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Having great variety; diverse.

[From Latin multifāriam, in many places : multi-, multi- + -fāriam, adv. suff.; see dhē- in Indo-European roots.]

mul′ti·far′i·ous·ly adv.
mul′ti·far′i·ous·ness n.
American Heritage® Dictionary of the English Language, Fifth Edition. Copyright © 2016 by Houghton Mifflin Harcourt Publishing Company. Published by Houghton Mifflin Harcourt Publishing Company. All rights reserved.
ThesaurusAntonymsRelated WordsSynonymsLegend:
Adv.1.multifariously - in diverse ways; "the alternatives that are variously represented by the participants"; "the speakers treated the subject most diversely"
Based on WordNet 3.0, Farlex clipart collection. © 2003-2012 Princeton University, Farlex Inc.
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References in classic literature ?
It is because we Russians are too richly and multifariously gifted to be able at once to find the proper mode of expression.
Being instated as an archangel, Satan made himself multifariously objectionable and was finally expelled from Heaven.
The very scenario was depicted in most parts of the country as in Lahore, Karachi and Hyderabad when recently occurred monsoons have hit hard the country in multifariously as it has caused a number of deaths for various reasons that include landslide, wall-and roof-collapse and from the most death-defying electrocution reason-the leading one.
The region between north latitude 30 (o)-70 (o), where people act multifariously and concentratedly, can be covered by three or more satellites.
The Singareni should expand multifariously into different areas utilizing its experience, expertise and working methodology."
The concept of deception has been multifariously conceived by scholars.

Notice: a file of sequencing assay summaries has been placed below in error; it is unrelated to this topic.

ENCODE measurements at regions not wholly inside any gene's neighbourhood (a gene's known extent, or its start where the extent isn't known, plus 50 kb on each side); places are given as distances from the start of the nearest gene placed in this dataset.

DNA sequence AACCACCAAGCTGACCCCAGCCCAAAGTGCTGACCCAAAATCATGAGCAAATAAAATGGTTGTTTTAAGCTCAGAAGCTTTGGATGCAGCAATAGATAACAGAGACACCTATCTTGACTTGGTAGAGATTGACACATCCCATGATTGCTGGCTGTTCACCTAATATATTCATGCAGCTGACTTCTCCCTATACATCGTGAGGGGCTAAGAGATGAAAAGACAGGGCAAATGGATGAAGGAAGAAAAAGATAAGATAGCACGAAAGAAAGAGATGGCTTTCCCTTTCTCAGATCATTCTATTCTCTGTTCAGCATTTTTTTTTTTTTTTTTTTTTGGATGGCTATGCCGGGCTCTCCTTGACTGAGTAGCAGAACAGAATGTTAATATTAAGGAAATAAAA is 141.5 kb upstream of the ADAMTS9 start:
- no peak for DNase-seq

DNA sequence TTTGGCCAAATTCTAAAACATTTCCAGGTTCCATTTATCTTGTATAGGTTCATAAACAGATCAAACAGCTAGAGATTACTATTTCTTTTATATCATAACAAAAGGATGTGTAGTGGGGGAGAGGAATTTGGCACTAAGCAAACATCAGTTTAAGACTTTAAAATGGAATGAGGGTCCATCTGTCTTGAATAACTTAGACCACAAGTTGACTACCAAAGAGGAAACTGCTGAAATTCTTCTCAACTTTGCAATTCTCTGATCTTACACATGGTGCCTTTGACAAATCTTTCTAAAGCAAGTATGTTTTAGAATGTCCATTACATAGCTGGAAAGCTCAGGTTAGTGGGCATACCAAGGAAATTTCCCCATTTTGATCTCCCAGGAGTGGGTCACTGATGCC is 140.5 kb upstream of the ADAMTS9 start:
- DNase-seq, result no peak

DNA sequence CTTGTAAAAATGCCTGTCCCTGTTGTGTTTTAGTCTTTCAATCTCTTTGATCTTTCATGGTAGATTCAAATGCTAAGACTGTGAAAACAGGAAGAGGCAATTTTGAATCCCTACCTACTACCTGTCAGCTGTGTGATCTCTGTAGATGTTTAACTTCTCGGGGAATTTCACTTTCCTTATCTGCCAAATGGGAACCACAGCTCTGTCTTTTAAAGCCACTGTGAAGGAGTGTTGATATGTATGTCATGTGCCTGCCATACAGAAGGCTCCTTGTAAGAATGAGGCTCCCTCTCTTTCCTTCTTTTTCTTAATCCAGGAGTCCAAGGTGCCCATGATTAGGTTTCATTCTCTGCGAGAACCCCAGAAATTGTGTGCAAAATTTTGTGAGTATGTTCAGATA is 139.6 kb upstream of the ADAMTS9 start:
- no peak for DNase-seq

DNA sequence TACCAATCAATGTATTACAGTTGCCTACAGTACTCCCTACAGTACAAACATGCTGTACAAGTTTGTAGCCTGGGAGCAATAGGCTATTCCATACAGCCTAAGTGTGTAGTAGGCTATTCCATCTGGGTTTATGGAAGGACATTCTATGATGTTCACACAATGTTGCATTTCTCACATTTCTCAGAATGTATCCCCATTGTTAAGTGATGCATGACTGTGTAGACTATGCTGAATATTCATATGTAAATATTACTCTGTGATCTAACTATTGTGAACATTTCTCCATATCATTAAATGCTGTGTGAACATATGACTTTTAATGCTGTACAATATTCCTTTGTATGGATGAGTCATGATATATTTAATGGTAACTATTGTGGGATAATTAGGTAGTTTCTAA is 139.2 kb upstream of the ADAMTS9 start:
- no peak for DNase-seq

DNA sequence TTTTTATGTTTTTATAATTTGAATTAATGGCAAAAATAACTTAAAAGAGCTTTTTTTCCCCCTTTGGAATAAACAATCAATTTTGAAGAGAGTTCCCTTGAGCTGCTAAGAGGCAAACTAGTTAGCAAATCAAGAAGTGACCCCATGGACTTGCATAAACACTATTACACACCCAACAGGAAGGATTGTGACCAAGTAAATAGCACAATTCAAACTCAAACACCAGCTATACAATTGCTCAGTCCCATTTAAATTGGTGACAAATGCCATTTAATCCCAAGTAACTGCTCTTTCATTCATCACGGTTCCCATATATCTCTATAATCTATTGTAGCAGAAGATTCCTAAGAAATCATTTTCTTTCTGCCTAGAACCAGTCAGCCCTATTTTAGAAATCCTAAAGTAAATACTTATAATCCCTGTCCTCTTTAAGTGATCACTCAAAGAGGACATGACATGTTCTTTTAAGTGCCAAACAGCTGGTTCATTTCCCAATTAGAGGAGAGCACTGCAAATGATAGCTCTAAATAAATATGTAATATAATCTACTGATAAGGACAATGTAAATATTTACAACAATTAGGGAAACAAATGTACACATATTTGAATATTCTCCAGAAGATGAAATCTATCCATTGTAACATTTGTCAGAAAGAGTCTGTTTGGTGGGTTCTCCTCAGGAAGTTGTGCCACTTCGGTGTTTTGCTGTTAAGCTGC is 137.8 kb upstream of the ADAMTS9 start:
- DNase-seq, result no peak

Language (discourse) functions multifariously and performs various roles in the socio-political network of social practices.
Regime diplomats confidentially say North Korean leadership regards the nation's nuclear deterrent as modeled on mutually assured destruction, which is a multifariously problematic strategy in the North Korean context.
It is rendered by the inability to provide "yes/no" solutions and, hence, by the multifariously valid alternatives that might prove true depending on how, when and where a butterfly flaps its wings.
Whatever other effects and causes these odd elements may have, they cooperate to set up the complex word-game at the scenes end, in which a figura etymologica brings to light a syntactic ambiguity of the sort Aristotle describes as "when the synthesis signifies multifariously, but [each element] isolated [signifies] singly, such as [in the phrase] 'knowing letters'" ([TEXT NOT REPRODUCIBLE IN ASCII], Soph.
Jacqueline Scott, meditating on the "fissures between one's public identity and one's lived subjectivity" (212), analyses the states of "cognitive dissonance" and "aporia" experienced by people who, perceiving her ostensibly inconsistent social identities--Jewish Black woman philosopher--in a "monolithically thick way" (as opposed to a "multifariously thin" way), "find [themselves] at a loss about how to deal with [her]": "As a result, I am looked at and listened to, but not seen or heard" (216, 210-211).
This evil axis has to be taken on not disjointedly but multifariously to free the citizen from terrorism, bloodletting and criminality.